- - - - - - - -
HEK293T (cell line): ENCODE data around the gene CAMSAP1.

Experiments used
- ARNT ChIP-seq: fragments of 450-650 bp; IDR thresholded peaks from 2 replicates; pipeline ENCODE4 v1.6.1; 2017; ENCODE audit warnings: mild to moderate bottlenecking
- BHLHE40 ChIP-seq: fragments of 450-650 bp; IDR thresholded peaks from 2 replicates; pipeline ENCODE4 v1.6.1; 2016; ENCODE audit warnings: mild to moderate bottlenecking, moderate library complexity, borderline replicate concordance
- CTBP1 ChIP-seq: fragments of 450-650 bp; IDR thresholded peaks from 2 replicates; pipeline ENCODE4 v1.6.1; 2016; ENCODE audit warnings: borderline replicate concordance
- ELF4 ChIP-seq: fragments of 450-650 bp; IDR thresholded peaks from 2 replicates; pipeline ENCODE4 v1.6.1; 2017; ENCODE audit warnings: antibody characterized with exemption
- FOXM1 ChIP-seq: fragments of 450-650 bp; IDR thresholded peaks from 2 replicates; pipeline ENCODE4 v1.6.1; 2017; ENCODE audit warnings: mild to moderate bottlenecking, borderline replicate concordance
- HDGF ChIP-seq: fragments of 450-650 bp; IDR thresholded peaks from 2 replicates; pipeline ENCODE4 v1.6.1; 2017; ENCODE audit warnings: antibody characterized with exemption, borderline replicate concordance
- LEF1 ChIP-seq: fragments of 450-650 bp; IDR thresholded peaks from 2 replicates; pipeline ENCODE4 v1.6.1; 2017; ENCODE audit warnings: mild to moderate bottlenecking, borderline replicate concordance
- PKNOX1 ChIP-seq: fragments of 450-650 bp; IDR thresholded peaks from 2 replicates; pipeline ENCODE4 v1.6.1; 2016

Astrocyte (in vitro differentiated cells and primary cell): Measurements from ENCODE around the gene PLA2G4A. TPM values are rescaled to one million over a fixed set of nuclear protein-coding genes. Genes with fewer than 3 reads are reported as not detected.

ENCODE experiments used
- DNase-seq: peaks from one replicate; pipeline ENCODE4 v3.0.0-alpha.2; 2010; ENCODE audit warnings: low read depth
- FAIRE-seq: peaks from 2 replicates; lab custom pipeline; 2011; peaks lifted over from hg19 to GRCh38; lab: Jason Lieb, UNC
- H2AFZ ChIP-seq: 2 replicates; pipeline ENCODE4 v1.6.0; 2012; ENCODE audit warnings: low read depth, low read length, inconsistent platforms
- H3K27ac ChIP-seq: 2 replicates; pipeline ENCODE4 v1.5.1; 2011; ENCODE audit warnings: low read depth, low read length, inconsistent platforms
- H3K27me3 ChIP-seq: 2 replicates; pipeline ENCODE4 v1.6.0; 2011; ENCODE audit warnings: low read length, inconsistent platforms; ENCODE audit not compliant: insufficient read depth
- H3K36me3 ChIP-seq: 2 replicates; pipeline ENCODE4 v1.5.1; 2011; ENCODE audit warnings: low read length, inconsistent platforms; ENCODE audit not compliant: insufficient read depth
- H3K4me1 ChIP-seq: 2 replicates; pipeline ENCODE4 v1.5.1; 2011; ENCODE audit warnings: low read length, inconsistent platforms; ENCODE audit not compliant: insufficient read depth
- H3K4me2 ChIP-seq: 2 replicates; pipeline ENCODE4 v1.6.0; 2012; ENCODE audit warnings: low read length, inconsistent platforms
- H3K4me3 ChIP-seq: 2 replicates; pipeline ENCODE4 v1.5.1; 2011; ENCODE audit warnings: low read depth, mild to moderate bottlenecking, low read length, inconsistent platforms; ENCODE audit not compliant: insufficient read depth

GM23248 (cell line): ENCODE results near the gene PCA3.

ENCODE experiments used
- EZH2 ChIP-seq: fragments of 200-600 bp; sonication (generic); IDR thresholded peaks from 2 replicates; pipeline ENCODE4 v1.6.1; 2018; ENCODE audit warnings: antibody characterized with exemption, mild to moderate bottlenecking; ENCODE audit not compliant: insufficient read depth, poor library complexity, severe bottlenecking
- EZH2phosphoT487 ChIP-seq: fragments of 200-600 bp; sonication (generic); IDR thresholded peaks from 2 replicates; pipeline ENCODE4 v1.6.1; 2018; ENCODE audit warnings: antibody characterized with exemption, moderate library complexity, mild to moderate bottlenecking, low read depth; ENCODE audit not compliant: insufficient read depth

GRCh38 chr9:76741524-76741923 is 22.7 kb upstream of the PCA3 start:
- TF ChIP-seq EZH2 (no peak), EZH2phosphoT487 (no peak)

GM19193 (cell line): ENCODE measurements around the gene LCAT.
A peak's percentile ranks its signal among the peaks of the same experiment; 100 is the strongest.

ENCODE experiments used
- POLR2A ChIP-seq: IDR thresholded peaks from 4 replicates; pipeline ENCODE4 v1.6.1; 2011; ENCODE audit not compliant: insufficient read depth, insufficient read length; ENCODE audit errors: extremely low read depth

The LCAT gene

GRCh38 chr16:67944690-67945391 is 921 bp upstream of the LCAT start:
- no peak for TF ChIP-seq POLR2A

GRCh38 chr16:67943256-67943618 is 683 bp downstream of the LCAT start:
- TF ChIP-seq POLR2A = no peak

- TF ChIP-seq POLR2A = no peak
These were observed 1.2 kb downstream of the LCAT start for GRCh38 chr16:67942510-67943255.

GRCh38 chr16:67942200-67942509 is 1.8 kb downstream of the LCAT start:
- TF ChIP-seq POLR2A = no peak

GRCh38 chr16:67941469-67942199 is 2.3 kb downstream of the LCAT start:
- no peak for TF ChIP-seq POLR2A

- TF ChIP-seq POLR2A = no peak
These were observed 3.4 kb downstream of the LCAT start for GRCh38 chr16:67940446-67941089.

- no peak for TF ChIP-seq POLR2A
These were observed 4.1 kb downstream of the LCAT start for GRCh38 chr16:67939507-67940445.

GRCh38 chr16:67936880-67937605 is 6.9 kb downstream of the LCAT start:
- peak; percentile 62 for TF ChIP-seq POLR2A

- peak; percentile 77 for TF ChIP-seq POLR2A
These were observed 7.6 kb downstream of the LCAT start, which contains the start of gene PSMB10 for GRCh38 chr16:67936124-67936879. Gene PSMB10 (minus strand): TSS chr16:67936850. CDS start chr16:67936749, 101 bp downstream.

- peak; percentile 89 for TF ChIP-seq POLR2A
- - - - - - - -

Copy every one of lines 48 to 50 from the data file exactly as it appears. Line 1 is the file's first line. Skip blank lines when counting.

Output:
- peak; percentile 62 for TF ChIP-seq POLR2A

- peak; percentile 77 for TF ChIP-seq POLR2A
These were observed 7.6 kb downstream of the LCAT start, which contains the start of gene PSMB10 for GRCh38 chr16:67936124-67936879. Gene PSMB10 (minus strand): TSS chr16:67936850. CDS start chr16:67936749, 101 bp downstream.